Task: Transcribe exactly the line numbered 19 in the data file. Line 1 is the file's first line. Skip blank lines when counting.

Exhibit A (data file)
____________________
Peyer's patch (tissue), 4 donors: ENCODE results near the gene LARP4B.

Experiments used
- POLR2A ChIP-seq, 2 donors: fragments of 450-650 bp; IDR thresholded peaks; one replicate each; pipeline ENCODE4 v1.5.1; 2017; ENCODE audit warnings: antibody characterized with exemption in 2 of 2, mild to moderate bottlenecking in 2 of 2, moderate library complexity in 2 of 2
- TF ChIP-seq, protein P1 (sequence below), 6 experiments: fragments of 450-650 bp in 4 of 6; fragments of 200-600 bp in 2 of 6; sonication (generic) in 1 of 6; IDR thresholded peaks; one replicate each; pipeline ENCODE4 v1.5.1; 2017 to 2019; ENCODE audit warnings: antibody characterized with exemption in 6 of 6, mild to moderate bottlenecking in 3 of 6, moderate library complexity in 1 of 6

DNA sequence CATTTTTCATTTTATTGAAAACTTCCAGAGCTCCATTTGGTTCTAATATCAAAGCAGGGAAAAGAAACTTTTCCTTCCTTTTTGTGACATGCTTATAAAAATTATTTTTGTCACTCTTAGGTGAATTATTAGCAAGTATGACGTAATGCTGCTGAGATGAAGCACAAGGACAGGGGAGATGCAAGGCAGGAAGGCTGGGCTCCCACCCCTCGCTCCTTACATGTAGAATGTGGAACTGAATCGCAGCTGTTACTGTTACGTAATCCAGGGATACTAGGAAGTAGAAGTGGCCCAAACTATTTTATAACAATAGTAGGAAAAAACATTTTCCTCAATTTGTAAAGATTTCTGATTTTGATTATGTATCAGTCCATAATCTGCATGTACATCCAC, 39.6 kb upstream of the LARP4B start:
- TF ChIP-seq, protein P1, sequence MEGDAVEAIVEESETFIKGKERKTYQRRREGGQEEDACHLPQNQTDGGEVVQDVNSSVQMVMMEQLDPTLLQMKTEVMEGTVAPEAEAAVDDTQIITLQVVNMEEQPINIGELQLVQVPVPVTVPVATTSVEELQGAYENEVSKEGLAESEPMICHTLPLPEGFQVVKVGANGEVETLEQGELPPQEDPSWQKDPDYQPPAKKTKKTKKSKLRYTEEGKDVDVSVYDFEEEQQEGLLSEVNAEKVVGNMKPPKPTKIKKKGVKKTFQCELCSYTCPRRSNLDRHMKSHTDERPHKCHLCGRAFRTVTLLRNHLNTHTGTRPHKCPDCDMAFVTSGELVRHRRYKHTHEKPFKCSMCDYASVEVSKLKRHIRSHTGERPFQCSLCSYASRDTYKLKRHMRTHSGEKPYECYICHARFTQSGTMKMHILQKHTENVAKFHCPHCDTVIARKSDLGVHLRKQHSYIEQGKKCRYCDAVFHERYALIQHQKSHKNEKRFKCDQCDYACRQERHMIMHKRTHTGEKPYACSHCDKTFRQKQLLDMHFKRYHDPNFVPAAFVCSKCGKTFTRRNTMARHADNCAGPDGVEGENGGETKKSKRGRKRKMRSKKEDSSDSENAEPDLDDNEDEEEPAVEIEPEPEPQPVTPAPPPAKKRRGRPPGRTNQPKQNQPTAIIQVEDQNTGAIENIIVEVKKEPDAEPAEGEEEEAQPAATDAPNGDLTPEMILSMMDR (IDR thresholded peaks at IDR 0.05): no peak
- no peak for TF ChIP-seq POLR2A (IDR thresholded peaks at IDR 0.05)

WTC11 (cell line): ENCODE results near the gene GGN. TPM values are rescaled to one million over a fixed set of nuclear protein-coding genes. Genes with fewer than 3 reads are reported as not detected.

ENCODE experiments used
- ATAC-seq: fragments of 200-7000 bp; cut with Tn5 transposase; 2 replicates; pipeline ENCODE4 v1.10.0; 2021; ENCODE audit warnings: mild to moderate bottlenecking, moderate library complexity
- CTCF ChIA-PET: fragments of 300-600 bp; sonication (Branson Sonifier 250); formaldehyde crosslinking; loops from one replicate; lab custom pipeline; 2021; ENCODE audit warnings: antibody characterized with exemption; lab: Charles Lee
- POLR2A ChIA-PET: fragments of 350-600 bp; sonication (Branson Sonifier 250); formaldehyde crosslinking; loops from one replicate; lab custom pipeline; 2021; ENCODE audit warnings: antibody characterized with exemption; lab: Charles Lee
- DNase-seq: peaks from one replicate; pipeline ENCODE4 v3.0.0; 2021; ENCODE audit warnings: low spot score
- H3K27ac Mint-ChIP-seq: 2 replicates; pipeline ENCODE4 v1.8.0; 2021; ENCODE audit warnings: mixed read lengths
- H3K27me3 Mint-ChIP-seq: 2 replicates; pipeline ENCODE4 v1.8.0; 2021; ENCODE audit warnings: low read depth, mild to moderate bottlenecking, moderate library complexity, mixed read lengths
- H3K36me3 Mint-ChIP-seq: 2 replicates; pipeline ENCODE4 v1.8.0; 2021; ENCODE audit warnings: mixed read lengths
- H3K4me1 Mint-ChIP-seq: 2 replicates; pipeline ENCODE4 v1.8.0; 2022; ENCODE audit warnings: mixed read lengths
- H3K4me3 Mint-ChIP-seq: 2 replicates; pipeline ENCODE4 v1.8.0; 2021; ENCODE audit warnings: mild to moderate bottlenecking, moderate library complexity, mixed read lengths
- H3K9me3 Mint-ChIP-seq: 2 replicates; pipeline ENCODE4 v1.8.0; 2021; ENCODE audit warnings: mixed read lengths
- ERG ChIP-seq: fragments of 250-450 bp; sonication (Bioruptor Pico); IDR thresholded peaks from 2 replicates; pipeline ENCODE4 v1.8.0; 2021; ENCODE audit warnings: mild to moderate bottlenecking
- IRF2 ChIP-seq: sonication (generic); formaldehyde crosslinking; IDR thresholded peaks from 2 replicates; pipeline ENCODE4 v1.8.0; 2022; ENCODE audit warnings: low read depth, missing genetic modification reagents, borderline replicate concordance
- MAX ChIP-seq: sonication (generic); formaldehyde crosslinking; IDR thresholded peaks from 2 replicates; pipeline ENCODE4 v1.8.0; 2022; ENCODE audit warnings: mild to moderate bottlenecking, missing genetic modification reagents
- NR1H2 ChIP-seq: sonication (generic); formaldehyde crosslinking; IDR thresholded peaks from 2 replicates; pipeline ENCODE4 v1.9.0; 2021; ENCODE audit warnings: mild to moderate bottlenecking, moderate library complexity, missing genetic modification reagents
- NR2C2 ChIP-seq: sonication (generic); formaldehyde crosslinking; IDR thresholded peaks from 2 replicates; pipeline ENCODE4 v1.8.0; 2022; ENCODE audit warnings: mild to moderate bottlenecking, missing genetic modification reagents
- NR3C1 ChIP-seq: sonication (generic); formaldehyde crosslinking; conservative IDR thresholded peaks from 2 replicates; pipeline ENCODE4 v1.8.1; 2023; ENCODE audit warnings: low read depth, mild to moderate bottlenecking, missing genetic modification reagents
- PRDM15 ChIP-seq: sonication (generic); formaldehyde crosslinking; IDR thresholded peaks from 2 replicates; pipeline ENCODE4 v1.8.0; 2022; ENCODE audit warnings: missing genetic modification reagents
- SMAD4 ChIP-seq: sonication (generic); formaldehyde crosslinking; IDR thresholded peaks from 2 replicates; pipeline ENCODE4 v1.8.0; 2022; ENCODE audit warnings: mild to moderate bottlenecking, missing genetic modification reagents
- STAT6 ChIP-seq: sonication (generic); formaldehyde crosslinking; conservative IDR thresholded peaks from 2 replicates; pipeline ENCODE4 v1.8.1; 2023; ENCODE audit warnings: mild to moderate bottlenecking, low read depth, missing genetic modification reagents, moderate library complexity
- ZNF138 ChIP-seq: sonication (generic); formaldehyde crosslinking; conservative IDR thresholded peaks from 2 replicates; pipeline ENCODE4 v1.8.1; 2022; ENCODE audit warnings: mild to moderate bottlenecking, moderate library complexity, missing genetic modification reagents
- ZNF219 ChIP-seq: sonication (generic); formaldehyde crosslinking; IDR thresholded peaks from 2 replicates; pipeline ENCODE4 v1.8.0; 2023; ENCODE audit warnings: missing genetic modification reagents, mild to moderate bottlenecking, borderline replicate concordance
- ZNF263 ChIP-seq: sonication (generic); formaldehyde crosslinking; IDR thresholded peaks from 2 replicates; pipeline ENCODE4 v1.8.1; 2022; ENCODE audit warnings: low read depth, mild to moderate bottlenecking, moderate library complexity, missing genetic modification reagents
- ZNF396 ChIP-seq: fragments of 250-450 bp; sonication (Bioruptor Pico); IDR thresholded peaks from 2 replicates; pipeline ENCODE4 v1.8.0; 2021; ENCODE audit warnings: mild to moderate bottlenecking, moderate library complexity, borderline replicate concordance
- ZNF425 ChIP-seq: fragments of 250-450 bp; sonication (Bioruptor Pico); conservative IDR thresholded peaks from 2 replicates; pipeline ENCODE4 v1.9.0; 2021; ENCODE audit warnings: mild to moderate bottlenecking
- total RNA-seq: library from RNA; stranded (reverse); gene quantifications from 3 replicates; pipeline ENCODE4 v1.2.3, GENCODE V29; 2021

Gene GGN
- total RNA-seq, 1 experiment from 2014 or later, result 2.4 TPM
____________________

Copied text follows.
- H3K9me3 Mint-ChIP-seq: 2 replicates; pipeline ENCODE4 v1.8.0; 2021; ENCODE audit warnings: mixed read lengths